District 1 with 2,917 electors, has 19 members.
District 2 has 2,246 electors has 14 members.
District 3 has 1,680 electors has 11 members.
District 4 with 2,599 electors has 17 members.
District 5 with 2,801 electors has 18 members.
District 6 with 3,055 electors has 20 members.
District 7 with 3,084 electors has 20 members.
District 8 with 4,015 electors has 26 members.
District 9 with 3,143 electors has 20 members.
District 10 with 3,136 electors has 20 members.
District 11 with 3,661 electors has 24 members.
District 12 with 3,279 electors has 21 members.
The RTM candidates will be listed in alphabetical order on the back of the Nov 7 ballot, which does not indicate the candidate’s party affiliation.
According to the Town Clerk, Ms. Budkins, District 1 has five candidates more than allotted slots. District 2 has 4 more candidates than spots. District 5 has 12 more candidates than spots. District 6 has 8 candidates more than spots. District 7 has 5 more candidates than spots. District 8 has 11 more candidates than the designated 26 spots. District 10 has 5 candidates more than spots. And, district 11 has 3 more candidates than spaces.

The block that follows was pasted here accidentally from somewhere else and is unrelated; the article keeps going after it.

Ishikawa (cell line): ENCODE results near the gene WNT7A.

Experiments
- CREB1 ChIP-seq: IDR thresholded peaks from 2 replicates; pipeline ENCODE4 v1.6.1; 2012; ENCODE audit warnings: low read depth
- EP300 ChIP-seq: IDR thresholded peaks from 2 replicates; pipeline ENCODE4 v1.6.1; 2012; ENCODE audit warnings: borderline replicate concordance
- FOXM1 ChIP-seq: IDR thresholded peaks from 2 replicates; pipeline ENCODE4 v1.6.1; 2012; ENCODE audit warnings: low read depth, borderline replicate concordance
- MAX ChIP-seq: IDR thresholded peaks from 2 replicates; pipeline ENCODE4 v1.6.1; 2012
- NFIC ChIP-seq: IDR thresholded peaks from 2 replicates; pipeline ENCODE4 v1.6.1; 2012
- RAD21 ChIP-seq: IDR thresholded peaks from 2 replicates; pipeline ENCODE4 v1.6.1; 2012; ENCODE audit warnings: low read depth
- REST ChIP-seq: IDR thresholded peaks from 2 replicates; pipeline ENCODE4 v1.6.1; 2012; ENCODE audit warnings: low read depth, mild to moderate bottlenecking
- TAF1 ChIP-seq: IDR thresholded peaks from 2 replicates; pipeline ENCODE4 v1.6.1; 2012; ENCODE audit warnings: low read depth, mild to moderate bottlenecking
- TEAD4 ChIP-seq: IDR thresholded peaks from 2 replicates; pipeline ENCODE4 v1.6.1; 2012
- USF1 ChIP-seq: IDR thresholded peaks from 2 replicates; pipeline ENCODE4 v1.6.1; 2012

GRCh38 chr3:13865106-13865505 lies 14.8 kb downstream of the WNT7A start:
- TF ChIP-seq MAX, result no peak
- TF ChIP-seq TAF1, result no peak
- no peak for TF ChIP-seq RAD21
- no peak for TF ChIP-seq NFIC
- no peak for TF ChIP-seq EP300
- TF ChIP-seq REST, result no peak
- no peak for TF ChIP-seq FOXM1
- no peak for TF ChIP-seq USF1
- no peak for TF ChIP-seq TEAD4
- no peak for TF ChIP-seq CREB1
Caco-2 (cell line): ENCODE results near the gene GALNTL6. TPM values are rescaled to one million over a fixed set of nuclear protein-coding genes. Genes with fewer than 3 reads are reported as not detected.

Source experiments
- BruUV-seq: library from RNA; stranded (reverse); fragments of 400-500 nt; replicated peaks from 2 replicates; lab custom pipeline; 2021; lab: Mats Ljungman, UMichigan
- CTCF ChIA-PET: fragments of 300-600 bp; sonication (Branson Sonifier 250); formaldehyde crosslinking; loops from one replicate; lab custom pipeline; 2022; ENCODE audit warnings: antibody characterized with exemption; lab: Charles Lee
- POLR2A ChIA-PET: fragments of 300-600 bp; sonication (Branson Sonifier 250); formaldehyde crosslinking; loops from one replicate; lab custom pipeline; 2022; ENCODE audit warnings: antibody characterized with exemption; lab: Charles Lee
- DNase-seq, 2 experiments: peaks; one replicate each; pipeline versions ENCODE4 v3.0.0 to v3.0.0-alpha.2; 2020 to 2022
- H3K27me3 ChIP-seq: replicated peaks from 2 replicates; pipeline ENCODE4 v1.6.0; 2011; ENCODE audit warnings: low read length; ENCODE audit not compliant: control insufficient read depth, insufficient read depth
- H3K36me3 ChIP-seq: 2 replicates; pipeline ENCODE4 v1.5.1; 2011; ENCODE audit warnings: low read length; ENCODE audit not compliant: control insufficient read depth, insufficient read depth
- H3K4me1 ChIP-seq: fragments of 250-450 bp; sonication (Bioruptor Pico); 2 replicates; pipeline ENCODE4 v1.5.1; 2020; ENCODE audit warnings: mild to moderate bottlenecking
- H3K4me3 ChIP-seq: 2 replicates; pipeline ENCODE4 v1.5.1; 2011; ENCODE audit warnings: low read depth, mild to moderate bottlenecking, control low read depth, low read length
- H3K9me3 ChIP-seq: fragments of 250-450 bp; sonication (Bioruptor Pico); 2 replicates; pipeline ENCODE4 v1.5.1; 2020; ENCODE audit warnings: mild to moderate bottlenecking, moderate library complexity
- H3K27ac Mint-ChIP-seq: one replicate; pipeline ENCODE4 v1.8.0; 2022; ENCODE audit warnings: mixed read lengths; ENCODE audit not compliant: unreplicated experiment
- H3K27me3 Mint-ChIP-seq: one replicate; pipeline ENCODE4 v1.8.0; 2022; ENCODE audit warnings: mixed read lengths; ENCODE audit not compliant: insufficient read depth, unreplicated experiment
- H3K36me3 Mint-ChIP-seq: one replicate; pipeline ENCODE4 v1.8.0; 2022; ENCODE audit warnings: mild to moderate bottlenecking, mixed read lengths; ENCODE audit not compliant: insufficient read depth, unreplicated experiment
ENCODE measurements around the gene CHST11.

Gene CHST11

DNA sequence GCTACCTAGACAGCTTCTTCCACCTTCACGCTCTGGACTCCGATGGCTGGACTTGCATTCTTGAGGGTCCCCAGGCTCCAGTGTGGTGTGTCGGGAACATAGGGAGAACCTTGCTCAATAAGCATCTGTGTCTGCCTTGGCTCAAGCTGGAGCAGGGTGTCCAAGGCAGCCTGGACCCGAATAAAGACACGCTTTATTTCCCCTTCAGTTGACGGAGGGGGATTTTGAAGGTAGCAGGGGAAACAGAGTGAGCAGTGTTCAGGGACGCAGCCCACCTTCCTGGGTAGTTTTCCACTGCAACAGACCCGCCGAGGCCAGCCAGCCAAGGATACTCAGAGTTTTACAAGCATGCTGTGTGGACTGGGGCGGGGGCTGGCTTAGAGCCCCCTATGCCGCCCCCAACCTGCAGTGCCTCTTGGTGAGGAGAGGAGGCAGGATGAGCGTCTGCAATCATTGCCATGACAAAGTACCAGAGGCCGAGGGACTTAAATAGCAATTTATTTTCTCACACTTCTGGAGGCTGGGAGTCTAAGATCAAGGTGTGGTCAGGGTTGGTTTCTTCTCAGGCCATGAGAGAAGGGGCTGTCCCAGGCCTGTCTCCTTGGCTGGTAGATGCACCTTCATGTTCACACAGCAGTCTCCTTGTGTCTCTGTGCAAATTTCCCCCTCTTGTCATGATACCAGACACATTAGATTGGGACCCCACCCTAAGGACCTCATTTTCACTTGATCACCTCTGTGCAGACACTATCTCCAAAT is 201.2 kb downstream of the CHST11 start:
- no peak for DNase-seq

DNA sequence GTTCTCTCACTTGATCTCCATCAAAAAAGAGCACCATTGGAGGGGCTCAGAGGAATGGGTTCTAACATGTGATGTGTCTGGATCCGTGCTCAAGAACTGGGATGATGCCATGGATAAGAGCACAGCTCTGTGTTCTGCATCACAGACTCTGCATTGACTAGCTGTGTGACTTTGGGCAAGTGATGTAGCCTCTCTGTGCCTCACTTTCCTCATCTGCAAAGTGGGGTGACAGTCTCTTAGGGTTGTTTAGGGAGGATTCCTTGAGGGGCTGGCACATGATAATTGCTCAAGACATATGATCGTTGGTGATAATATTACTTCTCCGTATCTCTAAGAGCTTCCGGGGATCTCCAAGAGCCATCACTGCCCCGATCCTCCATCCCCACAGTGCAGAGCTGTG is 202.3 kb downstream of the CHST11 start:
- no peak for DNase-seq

“We’re focusing on a positive message. We’re trying to improve the diversity on RTM to make it relatable to people who use the town services – the parks, the athletic fields and the schools – so that they can have a greater voice on the RTM,” Giannuzzi said, adding that for almost all of the new candidates, it’s the first time they’ve been involved in government beyond voting. “People never saw the need for it,” she said. “But a lot of these women have been active in their PTAs or with non profits.”
On Monday night at the YWCA, the executive director from the Yale Women’s Campaign School’s Patricia Russo addressed the March On Greenwich members, most of them RTM candidates.